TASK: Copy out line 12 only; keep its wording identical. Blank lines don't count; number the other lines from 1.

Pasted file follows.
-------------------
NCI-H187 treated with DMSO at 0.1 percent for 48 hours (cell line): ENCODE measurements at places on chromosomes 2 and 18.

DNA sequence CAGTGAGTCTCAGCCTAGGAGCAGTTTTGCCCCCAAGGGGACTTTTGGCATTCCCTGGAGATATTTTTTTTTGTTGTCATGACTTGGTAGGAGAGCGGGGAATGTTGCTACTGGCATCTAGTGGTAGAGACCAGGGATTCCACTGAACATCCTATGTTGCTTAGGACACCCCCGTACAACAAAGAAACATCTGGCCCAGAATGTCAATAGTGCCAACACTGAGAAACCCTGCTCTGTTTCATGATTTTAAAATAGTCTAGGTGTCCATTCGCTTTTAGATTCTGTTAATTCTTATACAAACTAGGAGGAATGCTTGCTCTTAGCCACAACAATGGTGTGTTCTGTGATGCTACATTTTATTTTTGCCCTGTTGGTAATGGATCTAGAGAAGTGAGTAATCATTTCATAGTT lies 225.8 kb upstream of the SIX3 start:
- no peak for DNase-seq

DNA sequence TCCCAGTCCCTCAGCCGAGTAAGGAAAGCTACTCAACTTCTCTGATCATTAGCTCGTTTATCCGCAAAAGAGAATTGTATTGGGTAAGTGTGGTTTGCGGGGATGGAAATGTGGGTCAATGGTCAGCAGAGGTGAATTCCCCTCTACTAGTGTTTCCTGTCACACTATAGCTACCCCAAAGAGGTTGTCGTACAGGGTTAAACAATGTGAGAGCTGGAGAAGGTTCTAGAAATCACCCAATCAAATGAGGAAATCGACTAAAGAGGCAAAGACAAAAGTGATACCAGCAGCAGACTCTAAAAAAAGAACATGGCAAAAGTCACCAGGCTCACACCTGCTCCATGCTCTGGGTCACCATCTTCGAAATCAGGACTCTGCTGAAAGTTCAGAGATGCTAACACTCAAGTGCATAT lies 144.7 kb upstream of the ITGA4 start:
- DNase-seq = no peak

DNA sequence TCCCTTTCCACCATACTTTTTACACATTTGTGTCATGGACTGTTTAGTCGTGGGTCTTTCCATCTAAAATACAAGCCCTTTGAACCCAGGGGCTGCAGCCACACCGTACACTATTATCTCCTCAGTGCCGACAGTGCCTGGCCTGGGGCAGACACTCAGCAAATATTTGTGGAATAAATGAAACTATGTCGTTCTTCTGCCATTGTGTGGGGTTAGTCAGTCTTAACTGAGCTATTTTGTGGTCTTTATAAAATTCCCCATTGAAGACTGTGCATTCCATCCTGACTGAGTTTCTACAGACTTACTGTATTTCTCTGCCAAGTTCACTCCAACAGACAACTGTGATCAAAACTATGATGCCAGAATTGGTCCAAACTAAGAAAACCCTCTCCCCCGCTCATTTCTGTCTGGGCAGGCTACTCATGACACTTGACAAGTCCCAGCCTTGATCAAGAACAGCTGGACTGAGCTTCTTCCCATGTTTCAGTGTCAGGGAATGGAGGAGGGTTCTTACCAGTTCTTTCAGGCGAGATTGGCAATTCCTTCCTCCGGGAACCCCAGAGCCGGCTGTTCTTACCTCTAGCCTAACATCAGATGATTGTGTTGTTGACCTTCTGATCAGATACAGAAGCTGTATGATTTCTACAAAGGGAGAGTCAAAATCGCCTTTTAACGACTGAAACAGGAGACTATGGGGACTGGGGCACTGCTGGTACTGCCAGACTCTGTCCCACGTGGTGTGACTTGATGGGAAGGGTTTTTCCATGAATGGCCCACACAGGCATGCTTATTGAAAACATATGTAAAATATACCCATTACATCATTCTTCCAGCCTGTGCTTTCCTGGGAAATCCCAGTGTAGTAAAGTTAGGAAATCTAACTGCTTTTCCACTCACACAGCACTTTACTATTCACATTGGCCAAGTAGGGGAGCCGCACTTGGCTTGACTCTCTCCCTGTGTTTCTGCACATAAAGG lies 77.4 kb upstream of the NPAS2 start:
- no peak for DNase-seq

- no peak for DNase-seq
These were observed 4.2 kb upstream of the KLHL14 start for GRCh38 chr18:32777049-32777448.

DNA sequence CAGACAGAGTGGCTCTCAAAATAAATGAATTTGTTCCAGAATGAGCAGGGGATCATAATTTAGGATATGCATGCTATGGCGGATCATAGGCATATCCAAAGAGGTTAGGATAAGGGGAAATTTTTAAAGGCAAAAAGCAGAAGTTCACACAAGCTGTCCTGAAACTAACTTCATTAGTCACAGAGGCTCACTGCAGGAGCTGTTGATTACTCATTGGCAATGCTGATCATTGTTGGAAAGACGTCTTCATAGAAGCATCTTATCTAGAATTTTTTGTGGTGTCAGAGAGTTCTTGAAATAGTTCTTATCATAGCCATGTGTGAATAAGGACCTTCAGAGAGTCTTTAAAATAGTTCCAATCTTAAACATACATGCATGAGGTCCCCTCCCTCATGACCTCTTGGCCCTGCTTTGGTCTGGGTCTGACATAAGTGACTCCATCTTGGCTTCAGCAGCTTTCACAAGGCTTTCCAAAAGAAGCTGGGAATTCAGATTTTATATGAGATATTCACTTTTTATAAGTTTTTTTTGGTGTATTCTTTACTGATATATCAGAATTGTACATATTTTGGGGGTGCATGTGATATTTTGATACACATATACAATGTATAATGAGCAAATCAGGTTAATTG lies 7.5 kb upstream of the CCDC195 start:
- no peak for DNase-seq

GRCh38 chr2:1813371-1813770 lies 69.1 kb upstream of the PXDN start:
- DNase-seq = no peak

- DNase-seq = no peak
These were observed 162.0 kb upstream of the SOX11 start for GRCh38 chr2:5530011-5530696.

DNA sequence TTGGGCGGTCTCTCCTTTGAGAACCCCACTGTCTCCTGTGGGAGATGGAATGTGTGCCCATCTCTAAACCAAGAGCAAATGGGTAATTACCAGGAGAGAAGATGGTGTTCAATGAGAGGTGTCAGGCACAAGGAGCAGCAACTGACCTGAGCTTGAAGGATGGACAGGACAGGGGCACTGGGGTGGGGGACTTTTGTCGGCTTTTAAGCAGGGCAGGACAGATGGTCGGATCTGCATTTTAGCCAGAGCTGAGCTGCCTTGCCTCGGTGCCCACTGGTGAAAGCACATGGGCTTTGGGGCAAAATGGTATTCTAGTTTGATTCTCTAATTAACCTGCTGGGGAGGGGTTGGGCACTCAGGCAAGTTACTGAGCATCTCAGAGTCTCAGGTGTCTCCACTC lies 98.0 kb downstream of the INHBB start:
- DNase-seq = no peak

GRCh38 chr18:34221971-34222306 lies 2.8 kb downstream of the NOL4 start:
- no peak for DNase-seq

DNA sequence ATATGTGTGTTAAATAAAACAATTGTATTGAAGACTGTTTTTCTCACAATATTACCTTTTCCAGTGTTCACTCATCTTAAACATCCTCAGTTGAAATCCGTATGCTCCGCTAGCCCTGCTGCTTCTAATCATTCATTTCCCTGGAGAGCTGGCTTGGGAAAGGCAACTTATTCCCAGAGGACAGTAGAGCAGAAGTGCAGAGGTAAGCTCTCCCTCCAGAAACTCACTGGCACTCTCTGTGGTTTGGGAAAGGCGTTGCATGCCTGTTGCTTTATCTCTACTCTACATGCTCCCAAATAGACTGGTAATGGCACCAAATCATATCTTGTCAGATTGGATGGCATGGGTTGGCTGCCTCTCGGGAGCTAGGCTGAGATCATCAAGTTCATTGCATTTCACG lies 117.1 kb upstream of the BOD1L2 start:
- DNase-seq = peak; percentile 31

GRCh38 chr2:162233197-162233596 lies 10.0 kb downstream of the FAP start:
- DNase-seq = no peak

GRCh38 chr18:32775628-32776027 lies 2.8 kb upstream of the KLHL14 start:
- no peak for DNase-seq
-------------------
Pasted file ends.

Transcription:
GRCh38 chr2:1813371-1813770 lies 69.1 kb upstream of the PXDN start: